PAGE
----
At some point during your software testing career, you’re going to get asked – “how long is testing going to take?”
Depending on your seniority, it may be a daily occurance!
“How long is testing going to take?”
Being able to answer the question with some degree of confidence, and with information to support your estimation will constitute a critical factor in the planning for the project you’re contributing to, whether it be a waterfall, agile or continuous delivery based methodology.
Experienced testers will often have a good feel for how much testing needs to be carried out for a given feature or release based on their experiences of having worked on similar deliverables. Supplying a “finger in the air” estimate will be sufficient in many cases. For more complex pieces of work though, or for more demanding stakeholders, a more thorough treatment of the testing activities and effort may be required.
First up, let’s think about the factors you’ll want to take into account when calculating how much effort a software testing activity will need.
Heuristics (rules of thumb) for thinking about software testing effort
- Do you have some documented requirements for the software to be delivered? Are there some undocumented requirements? What resources are available to help you learn more about the software requirements?
- How complex is the software to be tested? What is the software architecture? How will it be built, deployed and supported in a production environment?
- Does the software integrate with some other systems and do those integrations need to be included in the scope of your testing effort?
- How experienced are your testing resources? What skills can they bring to bear on the project? How many of them do you have? Who else might be willing to support the testing effort (business users for example)?
- Does the software to be tested require specific domain knowledge and do your testing resources have experience in the specific domain?
- Do you have the necessary environment(s) available in which to test the software? Are those environments reliable, performant, and well controlled with respect to data and variables?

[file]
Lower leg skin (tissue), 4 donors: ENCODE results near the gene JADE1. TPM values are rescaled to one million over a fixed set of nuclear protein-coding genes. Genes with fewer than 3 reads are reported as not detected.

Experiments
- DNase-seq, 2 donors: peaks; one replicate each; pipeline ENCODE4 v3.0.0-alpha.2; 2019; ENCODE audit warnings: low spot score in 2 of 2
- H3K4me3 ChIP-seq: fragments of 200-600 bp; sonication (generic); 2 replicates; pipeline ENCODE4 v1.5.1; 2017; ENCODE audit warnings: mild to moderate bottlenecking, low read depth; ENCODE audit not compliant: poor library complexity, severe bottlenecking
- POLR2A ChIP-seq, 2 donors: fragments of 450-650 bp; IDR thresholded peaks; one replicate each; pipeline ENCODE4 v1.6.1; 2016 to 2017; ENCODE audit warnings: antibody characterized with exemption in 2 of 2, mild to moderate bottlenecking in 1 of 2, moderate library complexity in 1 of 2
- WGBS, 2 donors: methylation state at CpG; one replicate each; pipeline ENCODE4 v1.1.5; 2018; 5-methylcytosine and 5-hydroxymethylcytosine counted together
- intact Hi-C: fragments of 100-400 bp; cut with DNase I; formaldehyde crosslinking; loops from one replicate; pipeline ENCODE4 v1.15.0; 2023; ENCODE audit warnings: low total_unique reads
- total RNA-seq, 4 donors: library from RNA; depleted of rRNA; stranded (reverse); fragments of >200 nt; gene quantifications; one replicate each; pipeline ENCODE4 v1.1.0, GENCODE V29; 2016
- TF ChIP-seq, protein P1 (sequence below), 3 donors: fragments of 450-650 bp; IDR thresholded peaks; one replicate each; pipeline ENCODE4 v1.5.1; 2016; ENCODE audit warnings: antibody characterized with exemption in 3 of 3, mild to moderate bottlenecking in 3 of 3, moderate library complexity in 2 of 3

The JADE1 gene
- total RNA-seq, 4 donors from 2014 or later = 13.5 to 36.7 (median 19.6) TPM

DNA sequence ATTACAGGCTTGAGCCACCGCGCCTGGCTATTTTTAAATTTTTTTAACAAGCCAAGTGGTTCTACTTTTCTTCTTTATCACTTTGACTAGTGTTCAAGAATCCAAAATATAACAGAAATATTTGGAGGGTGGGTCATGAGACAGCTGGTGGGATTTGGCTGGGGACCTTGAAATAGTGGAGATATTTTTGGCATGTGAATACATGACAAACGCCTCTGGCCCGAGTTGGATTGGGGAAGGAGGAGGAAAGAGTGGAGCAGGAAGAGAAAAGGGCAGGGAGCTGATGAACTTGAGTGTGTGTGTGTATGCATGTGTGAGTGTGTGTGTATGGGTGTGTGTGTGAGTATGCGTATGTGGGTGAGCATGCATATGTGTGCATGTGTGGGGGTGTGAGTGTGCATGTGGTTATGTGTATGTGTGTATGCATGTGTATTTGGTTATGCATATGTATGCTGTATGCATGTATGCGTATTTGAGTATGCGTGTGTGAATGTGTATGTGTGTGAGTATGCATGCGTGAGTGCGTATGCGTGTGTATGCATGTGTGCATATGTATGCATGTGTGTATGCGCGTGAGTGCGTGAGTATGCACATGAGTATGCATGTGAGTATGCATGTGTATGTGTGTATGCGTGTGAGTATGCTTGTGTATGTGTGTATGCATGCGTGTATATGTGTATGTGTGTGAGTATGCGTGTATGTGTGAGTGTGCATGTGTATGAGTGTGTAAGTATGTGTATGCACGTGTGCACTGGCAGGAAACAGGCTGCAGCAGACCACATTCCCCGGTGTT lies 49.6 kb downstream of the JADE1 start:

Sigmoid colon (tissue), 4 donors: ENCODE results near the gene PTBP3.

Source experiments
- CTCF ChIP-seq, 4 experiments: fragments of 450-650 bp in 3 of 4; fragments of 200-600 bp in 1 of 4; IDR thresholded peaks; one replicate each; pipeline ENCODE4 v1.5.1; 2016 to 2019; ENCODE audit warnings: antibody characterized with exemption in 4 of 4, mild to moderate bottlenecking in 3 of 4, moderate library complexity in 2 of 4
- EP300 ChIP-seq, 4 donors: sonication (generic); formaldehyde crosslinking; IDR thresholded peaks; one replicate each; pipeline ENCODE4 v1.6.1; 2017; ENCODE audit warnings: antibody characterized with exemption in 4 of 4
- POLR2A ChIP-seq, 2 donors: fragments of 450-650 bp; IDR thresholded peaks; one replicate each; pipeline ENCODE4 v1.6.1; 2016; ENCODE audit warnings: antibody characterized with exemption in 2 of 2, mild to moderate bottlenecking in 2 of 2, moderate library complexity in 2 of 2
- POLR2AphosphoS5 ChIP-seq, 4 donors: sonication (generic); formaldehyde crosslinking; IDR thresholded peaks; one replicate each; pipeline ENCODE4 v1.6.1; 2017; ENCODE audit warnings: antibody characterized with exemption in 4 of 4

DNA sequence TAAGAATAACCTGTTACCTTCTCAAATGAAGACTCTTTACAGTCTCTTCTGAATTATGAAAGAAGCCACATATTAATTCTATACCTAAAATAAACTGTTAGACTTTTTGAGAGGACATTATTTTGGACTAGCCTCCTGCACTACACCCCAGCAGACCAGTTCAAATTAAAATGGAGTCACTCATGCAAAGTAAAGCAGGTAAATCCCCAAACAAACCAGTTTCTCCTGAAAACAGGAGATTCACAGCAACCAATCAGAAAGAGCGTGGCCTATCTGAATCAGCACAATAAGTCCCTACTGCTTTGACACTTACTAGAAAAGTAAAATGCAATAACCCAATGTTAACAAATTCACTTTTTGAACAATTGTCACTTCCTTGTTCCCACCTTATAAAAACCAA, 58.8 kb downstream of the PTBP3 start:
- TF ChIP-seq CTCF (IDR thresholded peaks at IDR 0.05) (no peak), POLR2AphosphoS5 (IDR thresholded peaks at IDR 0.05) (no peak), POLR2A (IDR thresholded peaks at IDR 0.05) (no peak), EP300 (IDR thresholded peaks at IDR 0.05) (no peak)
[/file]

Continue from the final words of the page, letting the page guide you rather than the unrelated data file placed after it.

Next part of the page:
- Have any specific risks been identified which should be addressed by the testing approach? If not, should there be?
- What tools, techniques and technology have been used to develop the software? Can those same tools, techniques & technologies be used to test the software? If not - what additional tools and approaches will be needed?
Once you’ve done your due dilligence and have answers to as many of the questions above as possible (bearing in mind the answers may raise further questions as you go along!) - you can start to drill down into specific test estimations.
Work breakdown structure (WBS)
The work breakdown structure is a classic project management technique for (the clue’s in the name) breaking workdown into more manageable components, and then structuring its execution.
To formulate a WBS of your testing approach, you need to consider the following questions:
 Scrutinise the requirements. If they’re not documented, speak to the stakeholders and product owners/managers. Create a requirements document of your own, identifying all of the problems that the software is intended to solve for the business and its users.
 Once you understand the requirements, figure out what needs to be tested in order to [dis]prove whether the software that has been delivered fulfills those requirements. Identify any specific risks that should be called out and addressed with the testing as you do so - e.g. performance and security risks.
Pro-tip: Use a mindmap for planning out your testing coverage and activities
 While you’re working on understanding the requirements, start thinking about what environment(s) are needed to execute the software testing. What kinds of software testing will you perform and how do those environments need to be configured in order to carry out that testing successfully? Are there some specific platforms you should test? Do you need specific data? Are there any other special requirements (such as the ability to change the system time)?